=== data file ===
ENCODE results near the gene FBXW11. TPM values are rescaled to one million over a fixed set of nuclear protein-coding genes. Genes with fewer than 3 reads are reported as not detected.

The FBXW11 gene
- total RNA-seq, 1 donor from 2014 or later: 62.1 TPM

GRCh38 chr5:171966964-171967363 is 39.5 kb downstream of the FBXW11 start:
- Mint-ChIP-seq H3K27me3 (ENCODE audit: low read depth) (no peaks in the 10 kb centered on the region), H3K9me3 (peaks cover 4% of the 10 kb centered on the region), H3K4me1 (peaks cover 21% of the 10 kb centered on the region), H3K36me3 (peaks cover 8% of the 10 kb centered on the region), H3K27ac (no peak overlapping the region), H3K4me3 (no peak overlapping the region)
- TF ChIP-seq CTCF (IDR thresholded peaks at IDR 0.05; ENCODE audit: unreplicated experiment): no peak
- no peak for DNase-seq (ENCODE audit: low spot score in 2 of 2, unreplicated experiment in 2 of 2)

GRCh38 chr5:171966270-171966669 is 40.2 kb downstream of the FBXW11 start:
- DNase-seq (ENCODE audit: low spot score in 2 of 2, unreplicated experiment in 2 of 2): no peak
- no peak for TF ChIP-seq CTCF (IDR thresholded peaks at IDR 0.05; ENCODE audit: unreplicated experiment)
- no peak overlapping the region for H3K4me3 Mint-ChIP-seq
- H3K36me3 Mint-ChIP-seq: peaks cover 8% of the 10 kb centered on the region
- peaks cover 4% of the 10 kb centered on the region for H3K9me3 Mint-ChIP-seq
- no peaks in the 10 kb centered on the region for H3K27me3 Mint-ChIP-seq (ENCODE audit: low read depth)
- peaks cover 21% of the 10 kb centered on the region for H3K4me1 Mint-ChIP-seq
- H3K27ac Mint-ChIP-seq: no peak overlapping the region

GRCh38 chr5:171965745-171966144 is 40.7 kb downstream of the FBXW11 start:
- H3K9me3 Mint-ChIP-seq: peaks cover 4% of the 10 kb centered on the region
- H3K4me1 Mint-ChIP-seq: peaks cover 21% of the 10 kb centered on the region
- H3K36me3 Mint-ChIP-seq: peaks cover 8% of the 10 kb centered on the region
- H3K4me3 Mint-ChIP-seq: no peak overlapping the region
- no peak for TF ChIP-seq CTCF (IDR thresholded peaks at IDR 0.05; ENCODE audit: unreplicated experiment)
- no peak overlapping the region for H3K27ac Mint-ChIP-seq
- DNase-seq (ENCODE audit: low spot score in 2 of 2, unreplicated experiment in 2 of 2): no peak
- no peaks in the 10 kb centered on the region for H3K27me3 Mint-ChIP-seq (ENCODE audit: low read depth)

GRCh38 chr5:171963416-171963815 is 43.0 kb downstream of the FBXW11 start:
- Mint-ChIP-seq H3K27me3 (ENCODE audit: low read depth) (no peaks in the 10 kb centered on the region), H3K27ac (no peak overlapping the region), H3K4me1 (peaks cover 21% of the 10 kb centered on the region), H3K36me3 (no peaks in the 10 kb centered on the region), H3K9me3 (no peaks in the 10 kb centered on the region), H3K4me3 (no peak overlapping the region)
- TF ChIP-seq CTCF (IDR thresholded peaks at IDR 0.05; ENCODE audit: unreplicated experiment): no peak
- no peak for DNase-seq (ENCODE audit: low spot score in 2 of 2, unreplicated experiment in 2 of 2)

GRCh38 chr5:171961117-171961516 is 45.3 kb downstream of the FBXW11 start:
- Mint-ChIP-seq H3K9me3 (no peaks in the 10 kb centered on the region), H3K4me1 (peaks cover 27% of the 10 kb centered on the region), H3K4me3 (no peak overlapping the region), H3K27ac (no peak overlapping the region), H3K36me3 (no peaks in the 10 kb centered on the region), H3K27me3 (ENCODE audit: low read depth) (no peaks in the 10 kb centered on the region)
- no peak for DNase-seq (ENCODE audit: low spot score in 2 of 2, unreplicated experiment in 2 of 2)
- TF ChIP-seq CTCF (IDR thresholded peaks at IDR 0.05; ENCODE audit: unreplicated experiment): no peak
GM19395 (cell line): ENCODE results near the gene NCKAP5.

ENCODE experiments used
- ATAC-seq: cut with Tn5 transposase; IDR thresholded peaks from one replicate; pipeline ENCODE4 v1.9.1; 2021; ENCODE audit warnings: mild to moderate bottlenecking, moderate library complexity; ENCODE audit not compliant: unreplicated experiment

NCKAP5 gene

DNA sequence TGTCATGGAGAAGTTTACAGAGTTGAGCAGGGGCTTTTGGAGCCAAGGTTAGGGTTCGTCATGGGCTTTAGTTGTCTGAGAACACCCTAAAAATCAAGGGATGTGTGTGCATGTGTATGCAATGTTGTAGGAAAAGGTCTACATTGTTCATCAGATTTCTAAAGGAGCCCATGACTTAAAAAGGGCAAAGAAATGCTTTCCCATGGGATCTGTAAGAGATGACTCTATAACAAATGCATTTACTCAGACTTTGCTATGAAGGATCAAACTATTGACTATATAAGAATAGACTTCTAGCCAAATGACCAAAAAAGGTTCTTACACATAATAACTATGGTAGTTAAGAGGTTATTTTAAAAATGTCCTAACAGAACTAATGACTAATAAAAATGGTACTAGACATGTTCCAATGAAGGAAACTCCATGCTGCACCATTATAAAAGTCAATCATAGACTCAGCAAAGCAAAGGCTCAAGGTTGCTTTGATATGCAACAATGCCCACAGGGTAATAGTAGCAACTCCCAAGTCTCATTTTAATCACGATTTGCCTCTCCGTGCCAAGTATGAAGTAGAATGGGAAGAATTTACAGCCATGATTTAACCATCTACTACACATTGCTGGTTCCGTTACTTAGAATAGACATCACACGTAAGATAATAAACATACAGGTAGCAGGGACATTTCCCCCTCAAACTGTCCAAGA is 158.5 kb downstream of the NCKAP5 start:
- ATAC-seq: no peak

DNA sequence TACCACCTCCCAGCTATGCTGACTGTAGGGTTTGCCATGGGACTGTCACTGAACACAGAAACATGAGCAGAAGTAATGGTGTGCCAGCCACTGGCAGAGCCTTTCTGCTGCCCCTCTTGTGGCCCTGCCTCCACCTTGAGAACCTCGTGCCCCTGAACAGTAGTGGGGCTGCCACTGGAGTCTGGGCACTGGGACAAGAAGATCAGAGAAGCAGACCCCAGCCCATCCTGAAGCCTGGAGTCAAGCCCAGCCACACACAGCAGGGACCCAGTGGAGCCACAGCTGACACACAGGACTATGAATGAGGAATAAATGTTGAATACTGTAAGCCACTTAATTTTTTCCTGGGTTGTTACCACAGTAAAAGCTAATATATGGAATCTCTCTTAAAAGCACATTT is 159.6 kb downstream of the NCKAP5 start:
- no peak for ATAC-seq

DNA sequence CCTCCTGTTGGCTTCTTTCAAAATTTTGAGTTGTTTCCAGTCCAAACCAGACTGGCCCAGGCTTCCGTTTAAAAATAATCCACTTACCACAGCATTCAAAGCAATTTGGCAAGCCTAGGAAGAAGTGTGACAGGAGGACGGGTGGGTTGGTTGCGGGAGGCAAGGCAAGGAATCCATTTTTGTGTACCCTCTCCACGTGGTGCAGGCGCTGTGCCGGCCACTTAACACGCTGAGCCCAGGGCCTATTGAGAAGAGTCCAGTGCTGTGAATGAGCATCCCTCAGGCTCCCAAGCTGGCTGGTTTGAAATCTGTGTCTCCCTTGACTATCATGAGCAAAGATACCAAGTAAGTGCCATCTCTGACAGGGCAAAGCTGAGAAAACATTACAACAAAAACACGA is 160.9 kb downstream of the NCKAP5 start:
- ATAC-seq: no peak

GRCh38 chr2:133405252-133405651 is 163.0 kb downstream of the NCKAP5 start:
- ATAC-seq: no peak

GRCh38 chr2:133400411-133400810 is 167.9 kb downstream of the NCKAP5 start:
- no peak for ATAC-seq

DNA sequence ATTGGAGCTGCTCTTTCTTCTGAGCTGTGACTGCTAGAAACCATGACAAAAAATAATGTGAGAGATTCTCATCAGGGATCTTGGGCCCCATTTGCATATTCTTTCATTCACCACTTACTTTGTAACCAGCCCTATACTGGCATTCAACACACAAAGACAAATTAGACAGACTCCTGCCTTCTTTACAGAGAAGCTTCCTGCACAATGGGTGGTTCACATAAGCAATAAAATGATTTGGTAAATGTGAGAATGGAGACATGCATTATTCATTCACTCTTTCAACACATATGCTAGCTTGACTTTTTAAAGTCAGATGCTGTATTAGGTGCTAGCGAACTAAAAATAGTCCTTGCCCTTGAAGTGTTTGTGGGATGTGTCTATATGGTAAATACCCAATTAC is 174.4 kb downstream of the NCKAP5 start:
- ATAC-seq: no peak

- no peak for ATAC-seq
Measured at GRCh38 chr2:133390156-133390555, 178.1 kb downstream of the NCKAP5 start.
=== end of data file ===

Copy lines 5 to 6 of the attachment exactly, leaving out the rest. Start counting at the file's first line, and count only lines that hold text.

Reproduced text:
- Mint-ChIP-seq H3K27me3 (ENCODE audit: low read depth) (no peaks in the 10 kb centered on the region), H3K9me3 (peaks cover 4% of the 10 kb centered on the region), H3K4me1 (peaks cover 21% of the 10 kb centered on the region), H3K36me3 (peaks cover 8% of the 10 kb centered on the region), H3K27ac (no peak overlapping the region), H3K4me3 (no peak overlapping the region)
- TF ChIP-seq CTCF (IDR thresholded peaks at IDR 0.05; ENCODE audit: unreplicated experiment): no peak